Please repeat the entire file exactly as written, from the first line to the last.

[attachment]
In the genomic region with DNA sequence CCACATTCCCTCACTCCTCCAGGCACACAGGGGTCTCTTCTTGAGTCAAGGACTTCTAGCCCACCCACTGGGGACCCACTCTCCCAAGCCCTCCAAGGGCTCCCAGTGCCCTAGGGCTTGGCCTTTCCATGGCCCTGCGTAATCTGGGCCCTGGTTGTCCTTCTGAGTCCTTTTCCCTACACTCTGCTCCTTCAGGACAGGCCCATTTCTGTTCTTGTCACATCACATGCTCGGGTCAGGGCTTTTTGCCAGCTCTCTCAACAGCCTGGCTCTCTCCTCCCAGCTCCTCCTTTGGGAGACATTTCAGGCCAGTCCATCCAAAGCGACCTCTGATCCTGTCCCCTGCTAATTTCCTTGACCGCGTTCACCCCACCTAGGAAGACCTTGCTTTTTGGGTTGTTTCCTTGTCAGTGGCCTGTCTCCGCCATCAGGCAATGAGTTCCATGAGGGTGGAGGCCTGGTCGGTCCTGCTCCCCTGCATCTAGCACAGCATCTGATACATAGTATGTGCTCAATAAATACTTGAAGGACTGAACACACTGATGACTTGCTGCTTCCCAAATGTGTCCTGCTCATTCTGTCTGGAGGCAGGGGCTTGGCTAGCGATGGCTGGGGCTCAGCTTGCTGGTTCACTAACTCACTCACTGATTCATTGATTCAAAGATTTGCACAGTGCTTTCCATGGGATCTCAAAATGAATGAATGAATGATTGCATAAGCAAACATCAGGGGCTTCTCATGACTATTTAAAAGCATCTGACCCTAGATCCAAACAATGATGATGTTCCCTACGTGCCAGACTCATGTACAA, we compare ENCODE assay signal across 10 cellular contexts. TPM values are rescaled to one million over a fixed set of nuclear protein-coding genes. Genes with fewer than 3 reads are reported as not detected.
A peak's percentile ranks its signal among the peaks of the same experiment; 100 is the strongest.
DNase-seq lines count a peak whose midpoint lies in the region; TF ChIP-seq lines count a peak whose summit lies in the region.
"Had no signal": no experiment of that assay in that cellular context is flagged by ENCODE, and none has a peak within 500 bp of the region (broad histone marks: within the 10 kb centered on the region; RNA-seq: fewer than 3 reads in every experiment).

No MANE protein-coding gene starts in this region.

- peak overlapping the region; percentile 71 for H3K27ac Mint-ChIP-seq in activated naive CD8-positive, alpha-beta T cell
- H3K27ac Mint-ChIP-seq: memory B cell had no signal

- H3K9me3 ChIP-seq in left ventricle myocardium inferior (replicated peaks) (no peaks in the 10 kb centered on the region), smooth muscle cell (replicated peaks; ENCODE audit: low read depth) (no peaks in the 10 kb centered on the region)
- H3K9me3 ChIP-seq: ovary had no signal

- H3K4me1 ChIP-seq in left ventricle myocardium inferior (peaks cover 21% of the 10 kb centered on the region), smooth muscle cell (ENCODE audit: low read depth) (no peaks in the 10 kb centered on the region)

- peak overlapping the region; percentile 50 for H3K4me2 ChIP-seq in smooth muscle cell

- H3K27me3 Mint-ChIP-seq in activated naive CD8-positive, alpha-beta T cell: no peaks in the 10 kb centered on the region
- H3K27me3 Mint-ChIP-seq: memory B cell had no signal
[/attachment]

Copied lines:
In the genomic region with DNA sequence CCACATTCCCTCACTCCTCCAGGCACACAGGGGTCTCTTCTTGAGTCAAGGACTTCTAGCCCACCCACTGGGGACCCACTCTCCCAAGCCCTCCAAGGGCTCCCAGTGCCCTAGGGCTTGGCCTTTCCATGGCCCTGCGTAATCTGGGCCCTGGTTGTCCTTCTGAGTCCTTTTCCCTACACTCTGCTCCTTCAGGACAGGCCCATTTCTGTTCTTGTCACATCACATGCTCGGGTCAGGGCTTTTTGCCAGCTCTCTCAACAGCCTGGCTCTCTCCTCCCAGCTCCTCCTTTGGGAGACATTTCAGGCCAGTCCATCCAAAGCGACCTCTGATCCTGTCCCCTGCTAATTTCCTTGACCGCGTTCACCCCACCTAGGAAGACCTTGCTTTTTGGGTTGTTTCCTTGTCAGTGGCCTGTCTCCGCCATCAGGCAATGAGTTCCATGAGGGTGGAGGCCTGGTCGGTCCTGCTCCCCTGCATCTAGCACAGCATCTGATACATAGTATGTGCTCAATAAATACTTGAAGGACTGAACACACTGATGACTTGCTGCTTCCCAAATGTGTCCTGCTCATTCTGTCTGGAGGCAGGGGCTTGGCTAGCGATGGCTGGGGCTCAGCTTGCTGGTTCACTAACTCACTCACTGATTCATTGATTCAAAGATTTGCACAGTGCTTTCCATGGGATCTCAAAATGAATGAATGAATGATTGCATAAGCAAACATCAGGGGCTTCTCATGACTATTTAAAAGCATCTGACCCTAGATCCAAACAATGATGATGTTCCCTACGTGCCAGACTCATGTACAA, we compare ENCODE assay signal across 10 cellular contexts. TPM values are rescaled to one million over a fixed set of nuclear protein-coding genes. Genes with fewer than 3 reads are reported as not detected.
A peak's percentile ranks its signal among the peaks of the same experiment; 100 is the strongest.
DNase-seq lines count a peak whose midpoint lies in the region; TF ChIP-seq lines count a peak whose summit lies in the region.
"Had no signal": no experiment of that assay in that cellular context is flagged by ENCODE, and none has a peak within 500 bp of the region (broad histone marks: within the 10 kb centered on the region; RNA-seq: fewer than 3 reads in every experiment).

No MANE protein-coding gene starts in this region.

- peak overlapping the region; percentile 71 for H3K27ac Mint-ChIP-seq in activated naive CD8-positive, alpha-beta T cell
- H3K27ac Mint-ChIP-seq: memory B cell had no signal

- H3K9me3 ChIP-seq in left ventricle myocardium inferior (replicated peaks) (no peaks in the 10 kb centered on the region), smooth muscle cell (replicated peaks; ENCODE audit: low read depth) (no peaks in the 10 kb centered on the region)
- H3K9me3 ChIP-seq: ovary had no signal

- H3K4me1 ChIP-seq in left ventricle myocardium inferior (peaks cover 21% of the 10 kb centered on the region), smooth muscle cell (ENCODE audit: low read depth) (no peaks in the 10 kb centered on the region)

- peak overlapping the region; percentile 50 for H3K4me2 ChIP-seq in smooth muscle cell

- H3K27me3 Mint-ChIP-seq in activated naive CD8-positive, alpha-beta T cell: no peaks in the 10 kb centered on the region
- H3K27me3 Mint-ChIP-seq: memory B cell had no signal